Conde is a vividly realized character. We're immersed in his thoughts, feelings and memories (including copious first-person flashbacks) from page one. However, he's also a type. He has a drinking problem, still hangs out with bros he grew up with, and (like many of his literary ilk) doesn't seem to be able to hold together a relationship with a woman for any length of time. He grumbles about his superiors and takes advantage of Manuel Palacios, his long-suffering detective sergeant. Does all this sound familiar? Of course it does -- Conde is a Cuban Inspector Morse, except he listens to jazz (natch) instead of opera and does occasionally get laid. Still, he's an earthy, relatively okay guy to hang around with.

And that's what you'll be doing: hanging around. Conde spends a great deal of time eating or drinking with old friends. The cross-talk feels real and unforced, full of the kinds of jibes that people throw around when they've known each other for too long. Which is fine as far as it goes, but it usually doesn't have much to do with the case.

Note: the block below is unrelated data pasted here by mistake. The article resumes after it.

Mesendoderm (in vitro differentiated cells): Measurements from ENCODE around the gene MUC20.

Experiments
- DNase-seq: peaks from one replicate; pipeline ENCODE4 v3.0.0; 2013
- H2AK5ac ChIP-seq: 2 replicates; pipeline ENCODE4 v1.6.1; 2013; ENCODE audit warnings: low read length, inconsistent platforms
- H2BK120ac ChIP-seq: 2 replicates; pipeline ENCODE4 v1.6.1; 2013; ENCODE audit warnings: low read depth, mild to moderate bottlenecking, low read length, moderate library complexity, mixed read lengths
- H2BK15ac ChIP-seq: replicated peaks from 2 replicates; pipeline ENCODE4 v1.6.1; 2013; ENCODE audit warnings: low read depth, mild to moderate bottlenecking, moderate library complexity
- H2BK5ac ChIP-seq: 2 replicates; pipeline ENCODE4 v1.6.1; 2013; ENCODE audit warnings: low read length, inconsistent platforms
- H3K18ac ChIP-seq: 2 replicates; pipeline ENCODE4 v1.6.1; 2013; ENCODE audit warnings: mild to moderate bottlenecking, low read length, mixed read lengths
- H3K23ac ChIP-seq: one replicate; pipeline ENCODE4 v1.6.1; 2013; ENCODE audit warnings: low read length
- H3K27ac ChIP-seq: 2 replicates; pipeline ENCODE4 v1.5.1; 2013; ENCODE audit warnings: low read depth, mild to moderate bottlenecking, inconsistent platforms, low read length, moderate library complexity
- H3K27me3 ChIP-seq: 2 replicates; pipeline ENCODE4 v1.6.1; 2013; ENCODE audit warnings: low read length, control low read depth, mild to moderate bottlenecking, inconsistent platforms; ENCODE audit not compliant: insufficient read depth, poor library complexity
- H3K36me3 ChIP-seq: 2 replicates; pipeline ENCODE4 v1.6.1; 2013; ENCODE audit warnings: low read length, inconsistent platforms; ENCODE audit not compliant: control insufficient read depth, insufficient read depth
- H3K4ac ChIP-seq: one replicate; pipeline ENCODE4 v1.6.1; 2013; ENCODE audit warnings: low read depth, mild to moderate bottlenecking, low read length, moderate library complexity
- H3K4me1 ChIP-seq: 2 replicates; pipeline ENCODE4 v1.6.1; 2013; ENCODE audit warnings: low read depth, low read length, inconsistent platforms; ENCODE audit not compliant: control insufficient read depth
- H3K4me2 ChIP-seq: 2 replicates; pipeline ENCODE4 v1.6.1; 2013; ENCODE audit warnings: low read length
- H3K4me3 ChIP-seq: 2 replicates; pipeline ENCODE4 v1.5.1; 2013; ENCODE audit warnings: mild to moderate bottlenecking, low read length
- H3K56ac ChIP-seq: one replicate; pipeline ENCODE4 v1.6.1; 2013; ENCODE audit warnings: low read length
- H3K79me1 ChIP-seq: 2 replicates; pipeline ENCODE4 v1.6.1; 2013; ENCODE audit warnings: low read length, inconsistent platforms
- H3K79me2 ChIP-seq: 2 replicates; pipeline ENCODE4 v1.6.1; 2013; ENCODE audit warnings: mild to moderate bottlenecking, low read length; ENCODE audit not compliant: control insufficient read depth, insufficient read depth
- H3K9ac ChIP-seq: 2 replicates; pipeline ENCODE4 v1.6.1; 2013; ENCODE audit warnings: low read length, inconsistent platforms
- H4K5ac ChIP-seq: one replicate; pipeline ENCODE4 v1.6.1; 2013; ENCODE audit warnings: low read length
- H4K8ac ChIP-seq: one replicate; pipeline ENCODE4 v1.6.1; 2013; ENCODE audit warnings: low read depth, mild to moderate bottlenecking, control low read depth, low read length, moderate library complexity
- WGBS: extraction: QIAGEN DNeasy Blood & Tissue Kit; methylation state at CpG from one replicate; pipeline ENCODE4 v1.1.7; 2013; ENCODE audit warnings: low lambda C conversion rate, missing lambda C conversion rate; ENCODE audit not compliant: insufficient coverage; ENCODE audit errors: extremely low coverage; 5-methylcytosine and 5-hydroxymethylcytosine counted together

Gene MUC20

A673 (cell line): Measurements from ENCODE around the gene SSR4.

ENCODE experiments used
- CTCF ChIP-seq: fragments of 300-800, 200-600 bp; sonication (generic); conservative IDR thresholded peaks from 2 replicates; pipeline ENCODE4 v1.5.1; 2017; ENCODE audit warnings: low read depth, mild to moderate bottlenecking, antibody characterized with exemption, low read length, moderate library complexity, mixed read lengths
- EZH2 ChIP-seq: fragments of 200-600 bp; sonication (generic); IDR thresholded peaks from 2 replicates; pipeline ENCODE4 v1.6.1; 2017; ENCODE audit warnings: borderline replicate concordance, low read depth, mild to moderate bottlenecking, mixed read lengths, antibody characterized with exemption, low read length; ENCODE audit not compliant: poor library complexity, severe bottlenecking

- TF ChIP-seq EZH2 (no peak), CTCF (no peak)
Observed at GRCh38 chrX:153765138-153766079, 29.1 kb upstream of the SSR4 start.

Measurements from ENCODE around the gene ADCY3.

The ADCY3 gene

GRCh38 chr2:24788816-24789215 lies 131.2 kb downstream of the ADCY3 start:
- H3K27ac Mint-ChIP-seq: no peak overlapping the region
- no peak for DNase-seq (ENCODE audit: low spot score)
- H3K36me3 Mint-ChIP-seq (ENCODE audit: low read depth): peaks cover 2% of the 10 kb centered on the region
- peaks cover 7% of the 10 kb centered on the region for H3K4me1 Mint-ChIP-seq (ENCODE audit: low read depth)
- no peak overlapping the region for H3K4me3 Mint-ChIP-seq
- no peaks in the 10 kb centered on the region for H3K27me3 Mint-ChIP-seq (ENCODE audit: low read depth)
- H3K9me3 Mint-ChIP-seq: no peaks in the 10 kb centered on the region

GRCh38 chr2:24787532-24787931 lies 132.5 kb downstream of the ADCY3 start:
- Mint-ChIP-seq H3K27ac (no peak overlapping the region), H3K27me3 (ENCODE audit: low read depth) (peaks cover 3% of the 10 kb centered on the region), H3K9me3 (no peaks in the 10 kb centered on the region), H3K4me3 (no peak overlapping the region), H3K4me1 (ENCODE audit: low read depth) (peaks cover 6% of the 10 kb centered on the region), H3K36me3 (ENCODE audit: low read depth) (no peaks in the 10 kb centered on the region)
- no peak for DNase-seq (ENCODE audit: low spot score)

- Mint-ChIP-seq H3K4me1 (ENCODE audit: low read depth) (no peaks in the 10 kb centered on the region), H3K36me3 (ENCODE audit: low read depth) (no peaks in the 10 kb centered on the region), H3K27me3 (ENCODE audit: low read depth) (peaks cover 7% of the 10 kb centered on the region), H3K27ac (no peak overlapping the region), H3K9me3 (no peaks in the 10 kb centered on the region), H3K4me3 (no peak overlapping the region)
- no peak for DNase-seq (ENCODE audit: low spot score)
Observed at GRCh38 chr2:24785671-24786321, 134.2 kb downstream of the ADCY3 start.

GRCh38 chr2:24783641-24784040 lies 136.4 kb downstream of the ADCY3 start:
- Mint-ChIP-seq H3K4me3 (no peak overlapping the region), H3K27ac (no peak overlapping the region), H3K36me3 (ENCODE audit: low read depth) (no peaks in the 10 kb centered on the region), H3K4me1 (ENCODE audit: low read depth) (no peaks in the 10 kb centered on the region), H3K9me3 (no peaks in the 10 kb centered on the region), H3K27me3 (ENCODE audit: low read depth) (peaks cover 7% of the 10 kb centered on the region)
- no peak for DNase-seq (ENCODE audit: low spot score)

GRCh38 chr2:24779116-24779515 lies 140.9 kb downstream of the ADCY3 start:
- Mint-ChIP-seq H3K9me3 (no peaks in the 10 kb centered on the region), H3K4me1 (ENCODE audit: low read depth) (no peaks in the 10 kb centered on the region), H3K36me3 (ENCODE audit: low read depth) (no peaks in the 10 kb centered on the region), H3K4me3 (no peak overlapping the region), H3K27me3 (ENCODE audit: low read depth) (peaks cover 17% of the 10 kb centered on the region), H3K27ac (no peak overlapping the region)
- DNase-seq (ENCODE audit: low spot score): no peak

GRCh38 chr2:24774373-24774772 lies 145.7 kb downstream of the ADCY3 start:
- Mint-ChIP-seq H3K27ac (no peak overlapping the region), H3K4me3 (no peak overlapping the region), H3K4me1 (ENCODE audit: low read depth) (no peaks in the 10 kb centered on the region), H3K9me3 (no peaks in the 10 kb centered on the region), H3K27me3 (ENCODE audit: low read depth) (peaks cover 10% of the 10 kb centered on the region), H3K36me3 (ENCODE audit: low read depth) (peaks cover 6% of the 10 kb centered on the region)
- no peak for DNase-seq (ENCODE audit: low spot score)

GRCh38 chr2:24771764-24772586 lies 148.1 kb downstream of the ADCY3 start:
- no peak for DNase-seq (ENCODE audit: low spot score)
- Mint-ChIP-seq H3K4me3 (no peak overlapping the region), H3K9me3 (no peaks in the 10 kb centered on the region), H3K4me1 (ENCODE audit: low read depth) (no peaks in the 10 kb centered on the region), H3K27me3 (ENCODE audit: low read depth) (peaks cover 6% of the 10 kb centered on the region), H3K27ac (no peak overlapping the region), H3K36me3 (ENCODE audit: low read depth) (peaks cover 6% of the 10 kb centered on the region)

Indeed, the case is mostly something that interrupts Conde's socializing and philosophizing. The boss occasionally nudges him to get on with it, but otherwise there's little urgency displayed by anyone connected with the investigation. The only one who seems more than passingly concerned is Tamara, and then only to a certain point. Perhaps this is a byproduct of the setting: it's the tropics, and an island, and nobody's going anywhere very fast because there simply aren't that many places to go.

If so, that's the largest contribution the setting makes to the story. The island's peculiar politics play very little role in anything any of the characters do. The author drops place names regularly and you could follow Conde's travels with a good map of Havana, but unless you've been there you'll end up with only a hazy idea of what these places look like. You won't find the Cuban answer to Donna Leon's Venice or Alexander McCall Smith's Botswana here. This is for me the book's greatest disappointment: change the place names, cut down on people calling each other "comrade," and the story could just as easily be set in any other poverty-stricken, semi-corrupt tropical locale... Miami, perhaps.